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Merchandising prepared value-added seafood enables retailers to better attract convenience-oriented shoppers.

How to counter the seafood restaurant revitalization

Providing an easy and educational shopping experience is key for maintaining and growing seafood department sales

The battle for share of stomach by supermarket seafood department operators and restaurants is heating up.

With more foodservice operators that closed locations or cut back on menu items during the pandemic enhancing operations, supermarkets are facing the steeper challenge of remaining attractive to the large base of shoppers who switched to at-home dining the pandemic but are susceptible to meal-preparation fatigue and a desire for convenience.

On the positive side, seafood department activity is unlikely to revert to lower pre-pandemic levels as many consumers who over the last three years have more comfortable preparing seafood at home are likely to maintain that interest, analysts said. Yet, it still is vital for retailers to enhance the seafood shopping experience if they are to keep restaurants from infringing on their turf, said Maeve Webster, president of Menu Matters, an Arlington, Va.-based food industry consulting firm. “The more supermarkets can lean into the idea that they aren't just a source of products for purchase but can be the venue that also offers knowledge, the better that they can create an ownable market position,” she said.

Retailers, for instance, can educate customers on the distinct attributes of varied species, Webster said, such as product flavor, texture, and preparation techniques. In addition, it is crucial that seafood departments have associates with the necessary skills to instruct customers, she said.

Richard Mitchellseafood-cleaning-sign.gif

Retailers can make the seafood department more alluring by offering additional services.

“There should be a counter where consumers can ask questions and feel they are speaking with someone who not only knows what they are talking about but is specifically there to help them in a frictionless process,” Webster said. “Training and hiring are key, as well as making sure the staff knows that their role is as much to provide hospitality as it is to dole out product.”

Indeed, seafood operators should continually seek ways to add value to the department, analysts said. “Restaurants will rebound a bit and eating out will be more affordable as prices come down,” said Rick Stein, vice president of fresh foods for the Arlington, Va.-based food industry association FMI. “But food eaten at home is going to stay at record levels. Seafood can win in that play, but it will take a lot of work by the retailer to educate and advise consumers and help them make the good choices.”

Such measures can include emphasizing the health benefits of eating seafood multiple times a week while also continuing to offer preparation advice via such vehicles as recipe cards and videos, Stein said. In addition, operators can better appeal to price-conscious shoppers by merchandising portion sizes and using messaging that spotlights the per-portion, rather than just the per-pound, price, he said.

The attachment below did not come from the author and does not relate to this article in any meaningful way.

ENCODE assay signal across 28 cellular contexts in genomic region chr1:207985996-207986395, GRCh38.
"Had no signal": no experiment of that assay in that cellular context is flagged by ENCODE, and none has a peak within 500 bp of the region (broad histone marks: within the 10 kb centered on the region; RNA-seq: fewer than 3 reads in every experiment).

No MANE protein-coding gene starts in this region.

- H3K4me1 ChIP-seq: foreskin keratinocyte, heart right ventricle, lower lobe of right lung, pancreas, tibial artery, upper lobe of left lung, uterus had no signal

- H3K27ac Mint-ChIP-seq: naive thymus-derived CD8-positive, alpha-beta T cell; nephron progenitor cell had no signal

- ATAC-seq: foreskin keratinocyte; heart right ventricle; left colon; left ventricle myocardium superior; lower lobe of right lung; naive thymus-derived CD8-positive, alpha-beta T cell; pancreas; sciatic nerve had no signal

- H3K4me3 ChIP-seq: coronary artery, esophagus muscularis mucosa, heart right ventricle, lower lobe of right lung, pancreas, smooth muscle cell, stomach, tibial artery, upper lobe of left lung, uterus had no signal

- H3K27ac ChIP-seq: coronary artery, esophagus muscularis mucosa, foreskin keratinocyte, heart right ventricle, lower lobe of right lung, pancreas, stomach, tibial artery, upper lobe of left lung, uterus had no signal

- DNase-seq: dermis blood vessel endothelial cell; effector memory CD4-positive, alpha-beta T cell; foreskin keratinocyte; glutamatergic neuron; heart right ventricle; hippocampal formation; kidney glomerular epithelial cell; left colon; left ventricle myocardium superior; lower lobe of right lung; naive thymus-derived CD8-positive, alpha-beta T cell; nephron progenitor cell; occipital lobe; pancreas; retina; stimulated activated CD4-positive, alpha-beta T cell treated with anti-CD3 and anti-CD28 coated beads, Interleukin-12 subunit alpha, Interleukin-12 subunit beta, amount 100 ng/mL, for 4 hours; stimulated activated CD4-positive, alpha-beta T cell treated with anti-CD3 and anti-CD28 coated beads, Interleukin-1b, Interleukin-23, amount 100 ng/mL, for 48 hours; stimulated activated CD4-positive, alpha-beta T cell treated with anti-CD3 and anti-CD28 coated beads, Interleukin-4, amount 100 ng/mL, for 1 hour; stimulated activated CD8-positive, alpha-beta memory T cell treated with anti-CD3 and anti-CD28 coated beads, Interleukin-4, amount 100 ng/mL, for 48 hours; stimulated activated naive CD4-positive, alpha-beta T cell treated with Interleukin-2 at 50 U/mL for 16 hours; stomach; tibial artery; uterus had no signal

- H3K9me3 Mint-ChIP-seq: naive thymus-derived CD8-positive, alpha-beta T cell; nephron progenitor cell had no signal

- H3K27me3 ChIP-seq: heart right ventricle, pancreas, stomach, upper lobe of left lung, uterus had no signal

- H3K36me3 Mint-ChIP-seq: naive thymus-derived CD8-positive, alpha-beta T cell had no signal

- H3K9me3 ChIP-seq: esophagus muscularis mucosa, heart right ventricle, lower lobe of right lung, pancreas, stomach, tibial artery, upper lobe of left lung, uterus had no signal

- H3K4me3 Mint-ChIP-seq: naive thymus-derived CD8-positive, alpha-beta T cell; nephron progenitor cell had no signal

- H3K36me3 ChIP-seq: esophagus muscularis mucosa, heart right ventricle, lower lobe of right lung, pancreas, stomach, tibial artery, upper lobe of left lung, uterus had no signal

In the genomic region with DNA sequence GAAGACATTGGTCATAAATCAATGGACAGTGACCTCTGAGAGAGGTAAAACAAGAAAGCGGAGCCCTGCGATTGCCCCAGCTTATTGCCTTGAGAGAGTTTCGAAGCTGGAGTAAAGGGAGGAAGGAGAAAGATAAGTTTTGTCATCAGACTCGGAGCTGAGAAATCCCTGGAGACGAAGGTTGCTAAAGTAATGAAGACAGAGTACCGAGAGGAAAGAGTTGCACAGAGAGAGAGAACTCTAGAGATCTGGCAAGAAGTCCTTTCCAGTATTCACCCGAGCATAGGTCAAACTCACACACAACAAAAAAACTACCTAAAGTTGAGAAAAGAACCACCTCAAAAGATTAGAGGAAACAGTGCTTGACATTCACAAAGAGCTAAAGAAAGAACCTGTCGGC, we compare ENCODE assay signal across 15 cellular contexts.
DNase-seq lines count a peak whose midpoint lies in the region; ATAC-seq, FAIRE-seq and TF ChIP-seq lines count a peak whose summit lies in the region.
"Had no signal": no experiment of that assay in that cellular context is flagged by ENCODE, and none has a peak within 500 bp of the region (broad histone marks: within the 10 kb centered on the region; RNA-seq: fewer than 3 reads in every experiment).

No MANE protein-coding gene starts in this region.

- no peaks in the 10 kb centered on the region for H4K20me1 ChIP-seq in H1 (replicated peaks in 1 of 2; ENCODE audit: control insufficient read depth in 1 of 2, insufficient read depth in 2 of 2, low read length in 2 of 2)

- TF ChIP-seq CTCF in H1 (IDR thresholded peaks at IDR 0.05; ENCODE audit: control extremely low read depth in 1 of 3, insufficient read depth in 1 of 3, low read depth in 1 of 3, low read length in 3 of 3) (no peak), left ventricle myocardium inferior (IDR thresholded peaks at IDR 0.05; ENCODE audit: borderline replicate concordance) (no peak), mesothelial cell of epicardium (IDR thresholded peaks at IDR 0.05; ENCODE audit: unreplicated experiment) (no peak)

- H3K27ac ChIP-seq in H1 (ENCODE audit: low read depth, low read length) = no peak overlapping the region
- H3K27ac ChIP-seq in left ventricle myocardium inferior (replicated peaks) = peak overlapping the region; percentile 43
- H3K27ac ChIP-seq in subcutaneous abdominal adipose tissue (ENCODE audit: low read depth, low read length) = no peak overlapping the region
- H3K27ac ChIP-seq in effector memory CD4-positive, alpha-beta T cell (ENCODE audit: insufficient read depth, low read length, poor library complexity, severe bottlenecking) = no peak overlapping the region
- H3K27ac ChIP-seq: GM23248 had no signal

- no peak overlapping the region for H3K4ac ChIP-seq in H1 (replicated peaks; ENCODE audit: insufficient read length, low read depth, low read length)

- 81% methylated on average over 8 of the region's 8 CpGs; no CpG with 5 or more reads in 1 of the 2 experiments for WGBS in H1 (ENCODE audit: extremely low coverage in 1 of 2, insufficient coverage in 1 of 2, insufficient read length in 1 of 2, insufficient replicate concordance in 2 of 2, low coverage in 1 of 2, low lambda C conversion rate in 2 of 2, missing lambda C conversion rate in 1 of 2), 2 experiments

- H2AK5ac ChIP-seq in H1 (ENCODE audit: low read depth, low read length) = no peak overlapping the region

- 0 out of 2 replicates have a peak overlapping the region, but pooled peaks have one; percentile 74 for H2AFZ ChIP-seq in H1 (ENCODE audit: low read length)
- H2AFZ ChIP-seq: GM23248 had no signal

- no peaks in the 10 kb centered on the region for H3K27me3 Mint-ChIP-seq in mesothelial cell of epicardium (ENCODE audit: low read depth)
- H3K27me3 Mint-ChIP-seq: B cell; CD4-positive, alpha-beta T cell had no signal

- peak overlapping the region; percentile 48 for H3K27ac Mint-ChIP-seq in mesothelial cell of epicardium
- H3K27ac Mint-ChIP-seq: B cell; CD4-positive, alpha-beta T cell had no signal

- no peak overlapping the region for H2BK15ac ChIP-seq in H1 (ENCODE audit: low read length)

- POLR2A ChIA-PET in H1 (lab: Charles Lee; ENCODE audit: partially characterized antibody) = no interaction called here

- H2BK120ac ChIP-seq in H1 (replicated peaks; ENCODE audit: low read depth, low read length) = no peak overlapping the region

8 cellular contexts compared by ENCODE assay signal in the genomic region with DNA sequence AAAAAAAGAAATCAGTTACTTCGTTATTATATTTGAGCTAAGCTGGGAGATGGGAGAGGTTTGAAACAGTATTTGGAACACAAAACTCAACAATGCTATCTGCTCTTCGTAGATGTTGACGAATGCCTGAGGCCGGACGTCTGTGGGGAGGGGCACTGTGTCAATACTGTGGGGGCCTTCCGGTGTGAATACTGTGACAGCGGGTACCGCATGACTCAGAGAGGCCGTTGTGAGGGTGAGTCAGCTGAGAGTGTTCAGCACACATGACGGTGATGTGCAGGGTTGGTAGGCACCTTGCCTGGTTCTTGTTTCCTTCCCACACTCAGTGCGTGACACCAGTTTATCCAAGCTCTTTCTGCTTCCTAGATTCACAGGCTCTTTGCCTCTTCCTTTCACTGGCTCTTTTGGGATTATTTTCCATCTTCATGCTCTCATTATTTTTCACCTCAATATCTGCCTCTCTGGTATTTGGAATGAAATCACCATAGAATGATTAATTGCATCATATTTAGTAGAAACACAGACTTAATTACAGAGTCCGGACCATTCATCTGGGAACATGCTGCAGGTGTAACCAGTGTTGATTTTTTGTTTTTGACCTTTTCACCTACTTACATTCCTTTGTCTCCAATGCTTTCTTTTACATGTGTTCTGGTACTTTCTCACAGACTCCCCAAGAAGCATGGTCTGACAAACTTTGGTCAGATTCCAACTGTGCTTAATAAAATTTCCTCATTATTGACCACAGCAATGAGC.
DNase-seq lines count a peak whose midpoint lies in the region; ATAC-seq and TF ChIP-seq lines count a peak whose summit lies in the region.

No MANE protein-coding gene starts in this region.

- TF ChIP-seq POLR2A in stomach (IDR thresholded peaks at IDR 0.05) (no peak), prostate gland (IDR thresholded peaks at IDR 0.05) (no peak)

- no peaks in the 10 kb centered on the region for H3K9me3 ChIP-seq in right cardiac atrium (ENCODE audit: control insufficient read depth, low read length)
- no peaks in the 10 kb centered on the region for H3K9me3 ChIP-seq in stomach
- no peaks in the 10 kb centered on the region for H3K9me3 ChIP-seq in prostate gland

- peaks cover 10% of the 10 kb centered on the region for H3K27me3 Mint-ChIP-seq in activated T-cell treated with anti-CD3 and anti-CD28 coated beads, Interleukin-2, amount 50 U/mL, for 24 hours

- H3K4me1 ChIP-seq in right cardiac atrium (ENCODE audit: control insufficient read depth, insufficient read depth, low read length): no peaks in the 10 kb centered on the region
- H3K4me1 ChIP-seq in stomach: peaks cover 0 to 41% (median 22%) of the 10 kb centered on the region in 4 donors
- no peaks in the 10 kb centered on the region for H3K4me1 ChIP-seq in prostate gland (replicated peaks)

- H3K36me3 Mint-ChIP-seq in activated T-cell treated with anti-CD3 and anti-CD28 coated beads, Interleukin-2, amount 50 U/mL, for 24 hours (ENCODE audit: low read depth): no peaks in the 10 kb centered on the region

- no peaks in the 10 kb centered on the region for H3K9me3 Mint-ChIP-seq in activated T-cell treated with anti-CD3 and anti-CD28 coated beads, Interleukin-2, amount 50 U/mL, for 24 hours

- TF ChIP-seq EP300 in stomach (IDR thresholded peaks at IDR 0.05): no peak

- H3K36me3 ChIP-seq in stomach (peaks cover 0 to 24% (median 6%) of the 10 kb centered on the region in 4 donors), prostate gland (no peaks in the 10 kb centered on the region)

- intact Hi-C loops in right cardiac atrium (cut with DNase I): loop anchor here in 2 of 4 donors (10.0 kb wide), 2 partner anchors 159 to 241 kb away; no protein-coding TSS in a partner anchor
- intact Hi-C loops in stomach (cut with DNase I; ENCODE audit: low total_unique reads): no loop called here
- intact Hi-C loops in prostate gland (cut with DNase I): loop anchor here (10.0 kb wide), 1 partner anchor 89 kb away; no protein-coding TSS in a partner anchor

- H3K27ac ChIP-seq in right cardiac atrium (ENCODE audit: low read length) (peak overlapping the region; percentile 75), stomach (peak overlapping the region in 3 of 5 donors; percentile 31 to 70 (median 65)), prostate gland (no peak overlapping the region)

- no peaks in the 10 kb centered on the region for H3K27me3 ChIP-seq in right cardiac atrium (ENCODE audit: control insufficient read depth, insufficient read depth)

“A seafood department customer may see Chilean sea bass at $27.99 a pound and say, ‘I can’t afford it,’” Stein said. “But because they may only eat four ounces in a meal, it can end up costing about twenty-eight dollars to serve four persons at home instead of paying fifty-five dollars a plate at a fine-dining restaurant. Eating at home is a much more digestible concept.”

Restaurants, however, have the potential advantage of providing alluring information on menus to a captive audience that has the time to study the messages, Stein said. “A supermarket challenge is educating consumers when they are shopping, and that is not easy to accomplish,” he said. “That adds to the importance of having a robust training program for seafood department associates which gets them up to speed on the latest and greatest information they can use when talking with customers.”

Offering a wider range of attractive seafood species also is crucial for enticing shoppers to cook at home rather than dining out, Stein said. In addition to the “big three” of salmon, crab and shrimp, which generate more than two-thirds of department sales, retailers should consider providing such alternatives as cod, haddock, tilapia, trout, swordfish and tuna, and perhaps mussels, clams and oysters, he said.

“The frequent shopper is looking for different options, and retailers must have the selections that make the statement that they are in the seafood business,” he said. “That is important when trying to fight with restaurants.”

Yet, because many restaurants still are struggling with labor, cost and supply issues, seafood departments that create the perception of offering a more predictable eating experience can trigger further activity, Webster said. Merchandising value-added items, including selections that are pre-seasoned, pre-marinated, ready to cook or just require heating, as well as meal kits, can simplify shoppers’ meal preparation and position supermarkets to better match the convenience of eating out, she said.

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